Ann McKechin: The management of prisons in Scotland is, of course, a matter for the Scottish Government's Ministry of Justice. We have policies and procedures in place to prevent contraband from coming into removal centres, but we would not comment on the details because that might compromise the safety of the centre.
The Parliamentary Under-Secretary of State for Scotland (Ann McKechin): Official data showing Scotland's gross domestic product for the end of last year have not yet been published by the Scottish Government, but most indications suggest that Scotland emerged from recession in the fourth quarter of 2009, although the recovery is fragile. The Government are committed to doing all that is necessary to help to drive recovery in the Scottish economy.
John Barrett: The Minister and the Secretary of State will be aware that, in the past two years, 466 Scottish companies have been shut down by Her Majesty's Revenue and Customs for not paying their bills on time. Currently, many solvent companies in Scotland are being pushed towards liquidation because of HMRC's actions. Will they have a word with the Chancellor of the Exchequer to get him to take the heat off those solvent companies, so that they can continue to trade and pay their bills?
Ann McKechin: As I said earlier, the Inland Revenue already has a business support package, which we introduced last year, to defer tax payments. More than 18,000 Scottish businesses have benefited and more than £300 million of tax has already been deferred. It is, however, important that HMRC is operationally independent, and its job is to protect the interests of the UK taxpayer.
The Prime Minister (Mr. Gordon Brown): I am sure the whole House will join me in paying tribute to the two British servicemen who have lost their lives in Afghanistan in the past week: from 1st Battalion Coldstream Guards, Guardsman Michael Sweeney, and from 3rd Battalion The Rifles, Rifleman Mark Turner. We owe them an immeasurable debt of gratitude. Both were engaged to be married, and our thoughts are with their loved ones and their families.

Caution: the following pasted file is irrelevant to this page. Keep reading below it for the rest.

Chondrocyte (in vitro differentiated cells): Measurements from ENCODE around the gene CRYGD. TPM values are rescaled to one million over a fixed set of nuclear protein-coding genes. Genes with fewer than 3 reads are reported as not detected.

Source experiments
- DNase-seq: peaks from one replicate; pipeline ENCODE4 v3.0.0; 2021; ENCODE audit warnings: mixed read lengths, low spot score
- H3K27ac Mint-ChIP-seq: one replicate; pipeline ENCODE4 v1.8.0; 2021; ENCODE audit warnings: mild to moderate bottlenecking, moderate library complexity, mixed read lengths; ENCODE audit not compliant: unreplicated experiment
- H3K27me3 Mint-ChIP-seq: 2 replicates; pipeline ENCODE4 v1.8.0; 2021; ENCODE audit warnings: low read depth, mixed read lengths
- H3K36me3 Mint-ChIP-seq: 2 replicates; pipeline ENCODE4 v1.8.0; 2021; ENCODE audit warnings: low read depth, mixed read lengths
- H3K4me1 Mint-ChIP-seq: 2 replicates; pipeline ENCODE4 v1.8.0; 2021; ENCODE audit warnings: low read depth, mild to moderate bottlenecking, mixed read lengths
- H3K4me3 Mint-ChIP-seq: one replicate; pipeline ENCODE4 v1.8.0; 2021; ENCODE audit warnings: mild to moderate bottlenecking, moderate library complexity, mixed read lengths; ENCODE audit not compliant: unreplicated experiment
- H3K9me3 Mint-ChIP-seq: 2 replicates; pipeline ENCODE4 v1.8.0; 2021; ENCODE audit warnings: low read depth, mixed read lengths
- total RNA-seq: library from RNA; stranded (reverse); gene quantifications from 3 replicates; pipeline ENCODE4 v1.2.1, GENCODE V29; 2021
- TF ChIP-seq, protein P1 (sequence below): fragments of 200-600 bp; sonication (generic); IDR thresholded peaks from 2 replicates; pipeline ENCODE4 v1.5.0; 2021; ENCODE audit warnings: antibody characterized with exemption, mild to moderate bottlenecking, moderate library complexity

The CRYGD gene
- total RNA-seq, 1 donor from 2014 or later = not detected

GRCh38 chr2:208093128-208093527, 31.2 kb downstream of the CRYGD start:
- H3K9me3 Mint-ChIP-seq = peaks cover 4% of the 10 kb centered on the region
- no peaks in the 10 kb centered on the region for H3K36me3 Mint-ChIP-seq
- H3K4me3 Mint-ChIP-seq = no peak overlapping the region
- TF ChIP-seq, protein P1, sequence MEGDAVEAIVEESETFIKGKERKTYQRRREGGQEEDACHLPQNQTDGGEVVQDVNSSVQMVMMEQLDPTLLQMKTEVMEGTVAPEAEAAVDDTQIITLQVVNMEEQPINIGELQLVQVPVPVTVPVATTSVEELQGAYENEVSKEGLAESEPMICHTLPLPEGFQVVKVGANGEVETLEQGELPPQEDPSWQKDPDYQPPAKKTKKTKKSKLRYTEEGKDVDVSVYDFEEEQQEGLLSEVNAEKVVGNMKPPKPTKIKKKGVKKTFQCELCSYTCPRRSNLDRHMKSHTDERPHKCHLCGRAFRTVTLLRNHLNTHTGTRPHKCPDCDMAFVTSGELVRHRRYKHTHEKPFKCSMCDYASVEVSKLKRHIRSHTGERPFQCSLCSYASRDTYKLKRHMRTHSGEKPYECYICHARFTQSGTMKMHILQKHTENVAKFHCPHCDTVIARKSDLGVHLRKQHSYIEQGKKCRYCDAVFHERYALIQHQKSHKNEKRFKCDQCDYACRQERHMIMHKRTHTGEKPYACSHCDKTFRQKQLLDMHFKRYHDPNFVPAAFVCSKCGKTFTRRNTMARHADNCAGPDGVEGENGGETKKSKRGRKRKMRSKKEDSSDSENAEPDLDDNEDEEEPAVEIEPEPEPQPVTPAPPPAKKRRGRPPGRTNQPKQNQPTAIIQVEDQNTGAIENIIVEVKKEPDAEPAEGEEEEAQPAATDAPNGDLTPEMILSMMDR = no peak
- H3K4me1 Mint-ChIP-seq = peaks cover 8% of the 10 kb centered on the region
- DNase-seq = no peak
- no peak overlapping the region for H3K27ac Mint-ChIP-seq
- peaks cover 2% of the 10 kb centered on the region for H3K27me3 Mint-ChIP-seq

It is because of all our brave men and women in our armed forces that our families, our communities and our country are safer and more secure. At this time, it is right to remember all who have given their lives in Iraq and Afghanistan and all those who serve in our armed forces. I spoke to President Karzai and then President Obama yesterday. Our security forces in Sangin will be increased by about 500 from the Afghan security forces, providing greater security for the people of the region and support to our troops.
We are also sadly reminded today of the sacrifice made by members of our emergency services. We send our condolences to the family and friends of the two brave firemen who died in Southampton last night. We pay tribute to the bravery and commitment demonstrated by all our emergency and public services.
The Prime Minister: The big issue is whether we can secure and assure the economic recovery. To withdraw £6 billion from the recovery now would put jobs at risk, put businesses at risk and put our growth at risk. We cannot cut our way to recovery-but we could cut our way to double-dip recession. In 2011 we will use the rise in national insurance to guarantee that we fund our policing and our schooling, and to make sure that the health services guarantees of cancer care and of being able to see a GP at weekends and in the evenings are kept. Those guarantees will be kept, because of the decisions that we make.